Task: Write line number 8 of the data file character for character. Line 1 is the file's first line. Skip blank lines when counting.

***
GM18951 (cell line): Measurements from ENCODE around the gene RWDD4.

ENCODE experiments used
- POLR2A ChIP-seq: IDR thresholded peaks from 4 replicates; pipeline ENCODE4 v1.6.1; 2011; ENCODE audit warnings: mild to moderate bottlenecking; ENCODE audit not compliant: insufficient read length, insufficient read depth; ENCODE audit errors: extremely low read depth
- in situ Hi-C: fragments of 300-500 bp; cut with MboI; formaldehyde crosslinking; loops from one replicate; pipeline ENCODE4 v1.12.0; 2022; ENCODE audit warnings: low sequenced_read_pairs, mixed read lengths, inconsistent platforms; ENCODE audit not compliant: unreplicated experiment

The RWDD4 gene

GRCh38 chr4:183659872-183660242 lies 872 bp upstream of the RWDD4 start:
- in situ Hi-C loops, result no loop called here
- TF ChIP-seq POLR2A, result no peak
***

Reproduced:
- TF ChIP-seq POLR2A, result no peak